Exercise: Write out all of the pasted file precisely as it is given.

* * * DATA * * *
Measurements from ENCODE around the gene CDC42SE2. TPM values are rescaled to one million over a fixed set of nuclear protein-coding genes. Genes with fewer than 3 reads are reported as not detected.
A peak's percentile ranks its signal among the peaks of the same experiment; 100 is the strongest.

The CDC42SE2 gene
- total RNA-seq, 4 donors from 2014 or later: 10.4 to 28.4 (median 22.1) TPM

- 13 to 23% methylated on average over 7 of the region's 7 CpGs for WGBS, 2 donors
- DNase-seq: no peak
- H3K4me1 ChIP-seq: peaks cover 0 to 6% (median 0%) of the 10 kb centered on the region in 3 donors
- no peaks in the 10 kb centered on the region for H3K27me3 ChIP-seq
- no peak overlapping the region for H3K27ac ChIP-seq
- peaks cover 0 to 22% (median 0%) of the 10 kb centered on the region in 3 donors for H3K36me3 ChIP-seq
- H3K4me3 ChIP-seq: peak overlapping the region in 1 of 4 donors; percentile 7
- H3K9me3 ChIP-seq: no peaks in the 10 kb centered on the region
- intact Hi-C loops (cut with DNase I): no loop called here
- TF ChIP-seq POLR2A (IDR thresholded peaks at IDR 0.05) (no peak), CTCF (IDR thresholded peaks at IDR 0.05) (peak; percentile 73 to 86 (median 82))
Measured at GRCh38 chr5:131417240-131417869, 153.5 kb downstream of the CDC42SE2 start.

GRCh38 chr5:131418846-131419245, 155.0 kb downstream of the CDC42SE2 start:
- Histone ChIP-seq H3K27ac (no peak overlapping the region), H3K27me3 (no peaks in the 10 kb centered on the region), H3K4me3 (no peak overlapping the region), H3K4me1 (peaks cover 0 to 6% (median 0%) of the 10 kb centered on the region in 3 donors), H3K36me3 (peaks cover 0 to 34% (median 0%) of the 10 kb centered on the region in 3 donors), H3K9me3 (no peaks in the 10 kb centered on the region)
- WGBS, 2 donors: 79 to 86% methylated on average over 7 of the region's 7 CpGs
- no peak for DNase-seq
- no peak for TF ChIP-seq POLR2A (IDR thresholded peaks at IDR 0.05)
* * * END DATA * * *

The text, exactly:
Measurements from ENCODE around the gene CDC42SE2. TPM values are rescaled to one million over a fixed set of nuclear protein-coding genes. Genes with fewer than 3 reads are reported as not detected.
A peak's percentile ranks its signal among the peaks of the same experiment; 100 is the strongest.

The CDC42SE2 gene
- total RNA-seq, 4 donors from 2014 or later: 10.4 to 28.4 (median 22.1) TPM

- 13 to 23% methylated on average over 7 of the region's 7 CpGs for WGBS, 2 donors
- DNase-seq: no peak
- H3K4me1 ChIP-seq: peaks cover 0 to 6% (median 0%) of the 10 kb centered on the region in 3 donors
- no peaks in the 10 kb centered on the region for H3K27me3 ChIP-seq
- no peak overlapping the region for H3K27ac ChIP-seq
- peaks cover 0 to 22% (median 0%) of the 10 kb centered on the region in 3 donors for H3K36me3 ChIP-seq
- H3K4me3 ChIP-seq: peak overlapping the region in 1 of 4 donors; percentile 7
- H3K9me3 ChIP-seq: no peaks in the 10 kb centered on the region
- intact Hi-C loops (cut with DNase I): no loop called here
- TF ChIP-seq POLR2A (IDR thresholded peaks at IDR 0.05) (no peak), CTCF (IDR thresholded peaks at IDR 0.05) (peak; percentile 73 to 86 (median 82))
Measured at GRCh38 chr5:131417240-131417869, 153.5 kb downstream of the CDC42SE2 start.

GRCh38 chr5:131418846-131419245, 155.0 kb downstream of the CDC42SE2 start:
- Histone ChIP-seq H3K27ac (no peak overlapping the region), H3K27me3 (no peaks in the 10 kb centered on the region), H3K4me3 (no peak overlapping the region), H3K4me1 (peaks cover 0 to 6% (median 0%) of the 10 kb centered on the region in 3 donors), H3K36me3 (peaks cover 0 to 34% (median 0%) of the 10 kb centered on the region in 3 donors), H3K9me3 (no peaks in the 10 kb centered on the region)
- WGBS, 2 donors: 79 to 86% methylated on average over 7 of the region's 7 CpGs
- no peak for DNase-seq
- no peak for TF ChIP-seq POLR2A (IDR thresholded peaks at IDR 0.05)